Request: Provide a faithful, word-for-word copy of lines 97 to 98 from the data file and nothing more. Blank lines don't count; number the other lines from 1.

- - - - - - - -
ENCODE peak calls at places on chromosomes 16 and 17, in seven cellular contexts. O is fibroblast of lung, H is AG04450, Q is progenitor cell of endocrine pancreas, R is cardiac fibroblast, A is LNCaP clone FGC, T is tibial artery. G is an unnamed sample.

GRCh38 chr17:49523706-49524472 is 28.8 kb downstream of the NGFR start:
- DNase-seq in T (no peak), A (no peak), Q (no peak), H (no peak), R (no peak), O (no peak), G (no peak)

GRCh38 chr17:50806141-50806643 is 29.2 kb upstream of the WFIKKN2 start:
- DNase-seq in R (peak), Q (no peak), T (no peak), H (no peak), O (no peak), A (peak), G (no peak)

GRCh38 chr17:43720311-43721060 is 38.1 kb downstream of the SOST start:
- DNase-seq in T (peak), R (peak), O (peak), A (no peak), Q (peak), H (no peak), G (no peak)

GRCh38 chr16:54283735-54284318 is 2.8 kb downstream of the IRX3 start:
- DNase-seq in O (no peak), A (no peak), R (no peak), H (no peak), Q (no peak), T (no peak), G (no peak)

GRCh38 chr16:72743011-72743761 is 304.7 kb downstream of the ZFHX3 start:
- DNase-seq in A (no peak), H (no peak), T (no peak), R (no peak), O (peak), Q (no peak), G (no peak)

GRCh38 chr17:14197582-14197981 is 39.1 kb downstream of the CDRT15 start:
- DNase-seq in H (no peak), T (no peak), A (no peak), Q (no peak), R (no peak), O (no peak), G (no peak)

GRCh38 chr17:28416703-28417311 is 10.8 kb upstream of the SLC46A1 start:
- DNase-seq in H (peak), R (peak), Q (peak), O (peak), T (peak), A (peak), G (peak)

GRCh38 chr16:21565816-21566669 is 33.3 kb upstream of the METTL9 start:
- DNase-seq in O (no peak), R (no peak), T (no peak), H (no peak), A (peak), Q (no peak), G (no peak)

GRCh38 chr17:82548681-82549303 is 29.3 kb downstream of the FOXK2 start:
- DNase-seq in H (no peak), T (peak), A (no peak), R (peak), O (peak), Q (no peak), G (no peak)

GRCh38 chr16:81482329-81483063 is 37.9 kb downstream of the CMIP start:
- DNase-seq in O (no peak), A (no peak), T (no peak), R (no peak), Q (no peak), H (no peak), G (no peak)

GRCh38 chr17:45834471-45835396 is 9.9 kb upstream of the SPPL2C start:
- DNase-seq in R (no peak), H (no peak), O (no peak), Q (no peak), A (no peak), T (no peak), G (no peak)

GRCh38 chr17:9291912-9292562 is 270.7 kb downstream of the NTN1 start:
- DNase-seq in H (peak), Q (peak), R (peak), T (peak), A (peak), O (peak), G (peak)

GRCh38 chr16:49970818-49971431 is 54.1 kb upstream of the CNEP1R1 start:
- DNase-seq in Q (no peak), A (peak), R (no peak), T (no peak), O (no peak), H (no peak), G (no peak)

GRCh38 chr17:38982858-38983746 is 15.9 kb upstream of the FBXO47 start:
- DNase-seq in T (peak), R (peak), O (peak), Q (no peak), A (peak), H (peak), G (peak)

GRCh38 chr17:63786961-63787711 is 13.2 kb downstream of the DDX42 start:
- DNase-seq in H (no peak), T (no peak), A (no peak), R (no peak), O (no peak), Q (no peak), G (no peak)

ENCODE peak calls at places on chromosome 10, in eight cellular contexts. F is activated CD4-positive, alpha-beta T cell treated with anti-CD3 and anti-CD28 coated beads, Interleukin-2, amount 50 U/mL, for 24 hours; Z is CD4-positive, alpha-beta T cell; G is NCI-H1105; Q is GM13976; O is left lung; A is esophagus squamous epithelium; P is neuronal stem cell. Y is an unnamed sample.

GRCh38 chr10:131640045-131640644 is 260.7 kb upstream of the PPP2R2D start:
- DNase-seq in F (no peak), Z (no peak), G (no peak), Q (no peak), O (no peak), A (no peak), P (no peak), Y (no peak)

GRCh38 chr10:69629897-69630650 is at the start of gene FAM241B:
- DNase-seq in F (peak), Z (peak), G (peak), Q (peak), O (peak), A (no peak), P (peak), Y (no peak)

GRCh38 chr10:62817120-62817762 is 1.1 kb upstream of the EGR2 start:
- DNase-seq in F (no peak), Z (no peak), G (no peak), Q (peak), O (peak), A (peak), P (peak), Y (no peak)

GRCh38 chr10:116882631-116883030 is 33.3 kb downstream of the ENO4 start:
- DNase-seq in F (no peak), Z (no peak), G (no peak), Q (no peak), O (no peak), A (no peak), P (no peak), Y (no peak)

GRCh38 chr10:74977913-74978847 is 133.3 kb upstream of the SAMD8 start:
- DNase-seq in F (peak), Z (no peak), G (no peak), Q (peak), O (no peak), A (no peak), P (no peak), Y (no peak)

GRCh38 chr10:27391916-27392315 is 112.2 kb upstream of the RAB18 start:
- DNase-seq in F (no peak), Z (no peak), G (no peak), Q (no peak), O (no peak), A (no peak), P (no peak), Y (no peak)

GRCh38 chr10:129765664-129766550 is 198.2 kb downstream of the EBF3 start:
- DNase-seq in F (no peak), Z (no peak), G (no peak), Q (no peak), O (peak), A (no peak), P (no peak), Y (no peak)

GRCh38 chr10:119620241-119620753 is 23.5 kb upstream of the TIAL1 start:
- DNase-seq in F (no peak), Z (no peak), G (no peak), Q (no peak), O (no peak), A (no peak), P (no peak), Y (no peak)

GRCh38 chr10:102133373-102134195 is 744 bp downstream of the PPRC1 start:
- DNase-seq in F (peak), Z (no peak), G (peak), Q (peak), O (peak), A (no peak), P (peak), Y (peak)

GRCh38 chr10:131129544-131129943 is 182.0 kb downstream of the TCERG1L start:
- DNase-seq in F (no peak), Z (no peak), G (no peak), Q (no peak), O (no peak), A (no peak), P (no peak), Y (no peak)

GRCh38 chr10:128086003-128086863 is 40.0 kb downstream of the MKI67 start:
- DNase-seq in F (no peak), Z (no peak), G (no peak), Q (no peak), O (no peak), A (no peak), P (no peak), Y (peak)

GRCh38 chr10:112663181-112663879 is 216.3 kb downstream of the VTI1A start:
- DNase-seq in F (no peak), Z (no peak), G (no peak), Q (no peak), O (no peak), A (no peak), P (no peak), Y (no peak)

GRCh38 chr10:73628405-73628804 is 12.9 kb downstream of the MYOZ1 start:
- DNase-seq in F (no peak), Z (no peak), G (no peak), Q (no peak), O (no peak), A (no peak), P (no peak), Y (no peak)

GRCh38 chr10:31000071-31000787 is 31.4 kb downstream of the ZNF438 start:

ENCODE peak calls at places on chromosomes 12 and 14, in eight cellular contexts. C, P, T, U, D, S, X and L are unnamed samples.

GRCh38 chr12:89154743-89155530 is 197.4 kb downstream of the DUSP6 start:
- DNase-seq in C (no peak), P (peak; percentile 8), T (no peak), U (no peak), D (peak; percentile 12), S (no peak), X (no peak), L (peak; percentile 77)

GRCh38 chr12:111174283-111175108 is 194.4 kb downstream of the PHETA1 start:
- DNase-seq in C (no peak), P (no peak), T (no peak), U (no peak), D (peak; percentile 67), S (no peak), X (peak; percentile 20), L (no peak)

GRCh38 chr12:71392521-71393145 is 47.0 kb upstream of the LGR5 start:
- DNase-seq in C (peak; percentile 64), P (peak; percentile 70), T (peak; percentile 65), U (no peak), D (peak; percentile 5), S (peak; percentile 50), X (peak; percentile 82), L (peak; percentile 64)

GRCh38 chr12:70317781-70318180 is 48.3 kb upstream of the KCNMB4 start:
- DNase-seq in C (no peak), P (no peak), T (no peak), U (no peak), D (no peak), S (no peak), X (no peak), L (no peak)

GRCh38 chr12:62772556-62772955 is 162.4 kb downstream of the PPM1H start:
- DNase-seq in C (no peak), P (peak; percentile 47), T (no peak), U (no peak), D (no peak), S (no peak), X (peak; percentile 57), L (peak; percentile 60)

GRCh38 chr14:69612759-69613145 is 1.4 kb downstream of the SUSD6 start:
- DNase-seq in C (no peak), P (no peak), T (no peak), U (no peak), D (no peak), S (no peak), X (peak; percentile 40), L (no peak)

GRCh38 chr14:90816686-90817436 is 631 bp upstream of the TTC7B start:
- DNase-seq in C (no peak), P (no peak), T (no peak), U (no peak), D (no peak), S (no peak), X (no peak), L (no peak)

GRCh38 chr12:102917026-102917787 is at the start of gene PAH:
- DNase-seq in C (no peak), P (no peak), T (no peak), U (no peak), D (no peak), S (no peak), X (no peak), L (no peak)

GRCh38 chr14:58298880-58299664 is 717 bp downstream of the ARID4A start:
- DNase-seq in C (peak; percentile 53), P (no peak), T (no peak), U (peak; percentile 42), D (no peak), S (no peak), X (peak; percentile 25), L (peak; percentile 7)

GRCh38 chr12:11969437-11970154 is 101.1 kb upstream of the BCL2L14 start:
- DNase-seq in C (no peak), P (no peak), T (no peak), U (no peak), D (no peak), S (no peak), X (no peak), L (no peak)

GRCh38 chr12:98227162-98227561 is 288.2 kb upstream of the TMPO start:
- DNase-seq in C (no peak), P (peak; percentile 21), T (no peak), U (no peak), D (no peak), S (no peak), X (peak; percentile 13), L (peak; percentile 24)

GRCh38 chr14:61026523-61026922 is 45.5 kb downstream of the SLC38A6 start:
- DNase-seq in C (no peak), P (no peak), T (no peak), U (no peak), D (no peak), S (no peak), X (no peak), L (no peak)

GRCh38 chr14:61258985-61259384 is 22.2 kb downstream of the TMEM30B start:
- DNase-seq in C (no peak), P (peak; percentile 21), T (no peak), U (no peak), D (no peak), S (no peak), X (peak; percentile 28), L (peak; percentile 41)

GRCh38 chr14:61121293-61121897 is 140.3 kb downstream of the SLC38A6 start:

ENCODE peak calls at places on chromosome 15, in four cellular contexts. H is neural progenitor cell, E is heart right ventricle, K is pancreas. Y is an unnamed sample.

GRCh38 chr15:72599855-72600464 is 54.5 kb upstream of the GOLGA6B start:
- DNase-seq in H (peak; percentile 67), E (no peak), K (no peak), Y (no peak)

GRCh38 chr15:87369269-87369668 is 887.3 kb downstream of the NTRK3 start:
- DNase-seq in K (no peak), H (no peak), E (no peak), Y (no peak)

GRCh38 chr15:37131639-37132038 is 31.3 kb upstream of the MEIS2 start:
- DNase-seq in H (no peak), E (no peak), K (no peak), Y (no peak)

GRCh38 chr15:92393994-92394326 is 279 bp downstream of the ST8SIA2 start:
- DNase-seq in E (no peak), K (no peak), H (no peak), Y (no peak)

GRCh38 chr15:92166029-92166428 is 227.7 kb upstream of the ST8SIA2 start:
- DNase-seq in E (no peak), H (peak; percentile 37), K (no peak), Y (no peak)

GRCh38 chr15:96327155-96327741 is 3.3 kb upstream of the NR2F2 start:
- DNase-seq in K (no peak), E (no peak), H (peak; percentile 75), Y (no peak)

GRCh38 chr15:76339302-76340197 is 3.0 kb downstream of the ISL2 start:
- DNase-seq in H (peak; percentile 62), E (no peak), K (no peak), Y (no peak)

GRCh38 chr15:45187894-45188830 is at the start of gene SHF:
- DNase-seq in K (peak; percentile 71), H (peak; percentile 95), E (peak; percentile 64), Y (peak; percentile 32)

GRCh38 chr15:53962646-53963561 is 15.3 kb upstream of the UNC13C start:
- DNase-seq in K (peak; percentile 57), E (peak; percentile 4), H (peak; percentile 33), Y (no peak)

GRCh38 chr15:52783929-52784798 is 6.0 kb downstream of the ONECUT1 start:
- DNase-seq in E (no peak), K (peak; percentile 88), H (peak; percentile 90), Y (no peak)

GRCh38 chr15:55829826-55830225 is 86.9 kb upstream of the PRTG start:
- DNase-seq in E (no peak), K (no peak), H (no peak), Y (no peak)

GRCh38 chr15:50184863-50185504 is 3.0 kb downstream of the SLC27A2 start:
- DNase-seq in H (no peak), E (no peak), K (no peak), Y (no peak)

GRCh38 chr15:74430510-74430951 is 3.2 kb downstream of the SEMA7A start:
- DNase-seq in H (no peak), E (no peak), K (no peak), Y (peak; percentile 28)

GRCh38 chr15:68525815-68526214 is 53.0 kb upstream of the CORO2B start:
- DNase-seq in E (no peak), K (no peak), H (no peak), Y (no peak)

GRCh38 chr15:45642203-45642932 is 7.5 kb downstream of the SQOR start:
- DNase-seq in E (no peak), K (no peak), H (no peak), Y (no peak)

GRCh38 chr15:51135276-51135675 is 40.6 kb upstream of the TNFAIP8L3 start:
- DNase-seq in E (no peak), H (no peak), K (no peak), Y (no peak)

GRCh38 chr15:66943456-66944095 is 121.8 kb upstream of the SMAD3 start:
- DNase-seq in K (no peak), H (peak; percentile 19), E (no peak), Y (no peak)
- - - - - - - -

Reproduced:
GRCh38 chr15:92166029-92166428 is 227.7 kb upstream of the ST8SIA2 start:
- DNase-seq in E (no peak), H (peak; percentile 37), K (no peak), Y (no peak)